Toronto Metropolitan University (TMU) Review of Journalism - July 2020 opens in new window: Julia Simioni was the 2019-2020 newsletter editor and sales and sponsorships editor at the Toronto Metropolitan University (TMU) Review of Journalism. Her story Show of Hand is about her personal experience with disability.
The RRJ’s Julia Simioni examines how inspiration porn still manages to dominate the beat in Canada opens in new window opens in new window.
The Guardian has launched an experimental feature format called in partnership with Google and the Royal National Institute of Blind People. The result is a storytelling website called Auditorial opens in new window, created to showcase the possibilities of accessible stories for blind and low-vision audiences. This is an example of what can be done when inclusive design and thinking are at the forefront from the start.
The framers and the framed: News media and disability | Shawn Burns opens in new window: In this Ted Talk, former journalist, news director and now journalism lecturer, Shawn Burns wants the news media to think about the way it represents disability and, in so doing, help create a more inclusive society.
The GLAAD 2019/2020 Where We Are on TV report on Representation in Television opens in new window
The Ruderman Foundation 2018 white paper on authentic representation in television opens in new window
A history of the evolution of disability on film opens in new window
A New York Times article about disabled actors who are redefining disability in film, television, and in live performance opens in new window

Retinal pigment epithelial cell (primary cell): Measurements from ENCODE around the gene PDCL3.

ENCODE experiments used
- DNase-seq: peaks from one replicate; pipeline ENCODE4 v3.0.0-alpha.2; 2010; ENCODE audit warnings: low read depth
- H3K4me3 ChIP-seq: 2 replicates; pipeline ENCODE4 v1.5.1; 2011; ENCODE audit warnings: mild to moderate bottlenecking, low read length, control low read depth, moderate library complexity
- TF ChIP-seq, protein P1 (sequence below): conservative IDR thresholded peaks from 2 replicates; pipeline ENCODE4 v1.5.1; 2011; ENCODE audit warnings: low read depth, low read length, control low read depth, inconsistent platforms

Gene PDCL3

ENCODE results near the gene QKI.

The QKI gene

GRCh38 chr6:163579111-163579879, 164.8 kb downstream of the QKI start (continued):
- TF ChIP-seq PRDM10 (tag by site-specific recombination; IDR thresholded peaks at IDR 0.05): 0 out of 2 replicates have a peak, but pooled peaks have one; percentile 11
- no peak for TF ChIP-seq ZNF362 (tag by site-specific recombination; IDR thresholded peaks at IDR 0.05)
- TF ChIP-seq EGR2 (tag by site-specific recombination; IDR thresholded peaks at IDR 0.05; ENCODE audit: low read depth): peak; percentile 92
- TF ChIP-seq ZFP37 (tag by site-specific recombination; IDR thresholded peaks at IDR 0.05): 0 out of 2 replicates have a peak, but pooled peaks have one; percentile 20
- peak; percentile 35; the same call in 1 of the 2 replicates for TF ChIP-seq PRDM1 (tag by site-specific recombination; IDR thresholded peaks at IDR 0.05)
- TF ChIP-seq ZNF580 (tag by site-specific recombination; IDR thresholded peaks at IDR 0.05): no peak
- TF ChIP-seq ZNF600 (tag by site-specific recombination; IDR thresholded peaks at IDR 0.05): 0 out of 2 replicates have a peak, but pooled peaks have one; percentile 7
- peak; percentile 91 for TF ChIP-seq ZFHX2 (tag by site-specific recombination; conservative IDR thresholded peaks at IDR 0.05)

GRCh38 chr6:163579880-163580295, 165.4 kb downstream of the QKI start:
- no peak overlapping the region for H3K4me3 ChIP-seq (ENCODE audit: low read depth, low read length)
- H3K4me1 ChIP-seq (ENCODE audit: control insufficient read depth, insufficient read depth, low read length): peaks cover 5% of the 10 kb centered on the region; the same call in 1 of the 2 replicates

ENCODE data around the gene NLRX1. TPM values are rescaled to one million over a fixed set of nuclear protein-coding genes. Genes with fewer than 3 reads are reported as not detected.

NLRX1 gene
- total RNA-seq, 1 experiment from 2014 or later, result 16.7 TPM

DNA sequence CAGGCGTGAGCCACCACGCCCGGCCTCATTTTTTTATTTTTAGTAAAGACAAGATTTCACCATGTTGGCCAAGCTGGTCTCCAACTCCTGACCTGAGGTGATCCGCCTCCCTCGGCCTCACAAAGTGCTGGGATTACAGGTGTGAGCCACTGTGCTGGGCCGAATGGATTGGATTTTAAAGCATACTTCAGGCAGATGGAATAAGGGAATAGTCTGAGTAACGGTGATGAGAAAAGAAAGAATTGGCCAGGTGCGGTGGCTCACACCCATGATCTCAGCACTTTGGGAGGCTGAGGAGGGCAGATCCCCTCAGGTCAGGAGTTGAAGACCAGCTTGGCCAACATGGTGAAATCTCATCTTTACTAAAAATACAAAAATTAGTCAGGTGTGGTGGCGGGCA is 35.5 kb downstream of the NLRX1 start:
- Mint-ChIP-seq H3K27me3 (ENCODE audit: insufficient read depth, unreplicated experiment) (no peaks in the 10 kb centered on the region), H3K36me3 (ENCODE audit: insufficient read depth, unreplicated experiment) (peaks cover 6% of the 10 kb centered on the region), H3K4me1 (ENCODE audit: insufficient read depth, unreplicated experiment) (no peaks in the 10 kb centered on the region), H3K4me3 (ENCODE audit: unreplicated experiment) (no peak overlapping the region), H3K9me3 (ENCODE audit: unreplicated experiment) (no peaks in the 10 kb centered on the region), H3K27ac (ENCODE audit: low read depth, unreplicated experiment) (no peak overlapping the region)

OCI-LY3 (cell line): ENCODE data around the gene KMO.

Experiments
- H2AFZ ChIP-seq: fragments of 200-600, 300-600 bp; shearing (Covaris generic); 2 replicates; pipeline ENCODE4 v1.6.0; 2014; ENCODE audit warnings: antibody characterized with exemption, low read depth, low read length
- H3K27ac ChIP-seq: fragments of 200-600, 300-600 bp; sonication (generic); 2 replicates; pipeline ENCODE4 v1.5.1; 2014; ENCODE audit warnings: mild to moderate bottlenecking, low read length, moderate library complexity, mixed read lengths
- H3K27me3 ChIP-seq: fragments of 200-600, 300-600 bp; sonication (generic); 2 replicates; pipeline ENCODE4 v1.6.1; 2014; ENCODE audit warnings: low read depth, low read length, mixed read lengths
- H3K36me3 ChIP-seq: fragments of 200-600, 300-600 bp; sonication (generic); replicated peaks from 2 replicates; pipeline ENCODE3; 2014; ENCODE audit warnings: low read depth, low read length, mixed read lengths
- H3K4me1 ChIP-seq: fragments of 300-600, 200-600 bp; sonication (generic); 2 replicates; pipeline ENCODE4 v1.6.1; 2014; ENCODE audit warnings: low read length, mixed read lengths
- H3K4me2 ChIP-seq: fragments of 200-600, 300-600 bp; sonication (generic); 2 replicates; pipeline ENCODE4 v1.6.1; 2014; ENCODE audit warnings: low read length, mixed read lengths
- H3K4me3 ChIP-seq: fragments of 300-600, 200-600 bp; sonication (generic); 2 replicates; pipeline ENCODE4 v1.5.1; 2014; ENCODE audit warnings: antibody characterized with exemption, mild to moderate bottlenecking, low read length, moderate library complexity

Crip Camp trailer opens in new window: A ground-breaking summer camp galvanizes a group of teens with disabilities to help build a movement, forging a new path toward greater equality.
How Disfigured Villains Like "Wonder Woman's" Dr. Poison Perpetuate Stigma opens in new window: This Teen Vogue article states: “When we pigeonhole disabled characters into basic roles that are easily defined, such as sympathetic and pitiable or villainous and evil, we’re reinforcing the idea that disabled people don’t live full, meaningful lives the same way non-disabled people do. We need more media that offers a diverse perspective on disability and facial disfigurement and doesn’t just boil our vast experiences down to a plot point”.
Media Smarts: Canada's Centre for Digital and Media Literacy opens in new window looks at common portrayals of disability in media.
“They’re all the same”
Part of stereotyping is the attitude that all members of a particular group are the same, or else fall into a very small number of types. This is particularly true in the few cases where persons with a disability appear in media
(Source: Media Smarts opens in new window)
The Ford Foundation opens in new window reports on how one in four Americans live with disabilities, yet on television and in movies the fraction of disabled people represented is far smaller. When characters with disabilities are portrayed, it is often by actors who are not disabled, and the portrayals are rife with insidious misconceptions that do not reflect the reality of the lives of disabled people.
Since 1991, Nordstrom opens in new window has included disabled models in their ads and catalogues.
ASOS opens in new window recently used a model with a cochlear implant as an earring model. Refinery 29 opens in new window discusses the social media response.
Voices of Disability opens in new window features articles about disability without stereotype and stigma.
To deepen your understanding, return to Blackboard and complete Module 1 Assessmentsopen new window.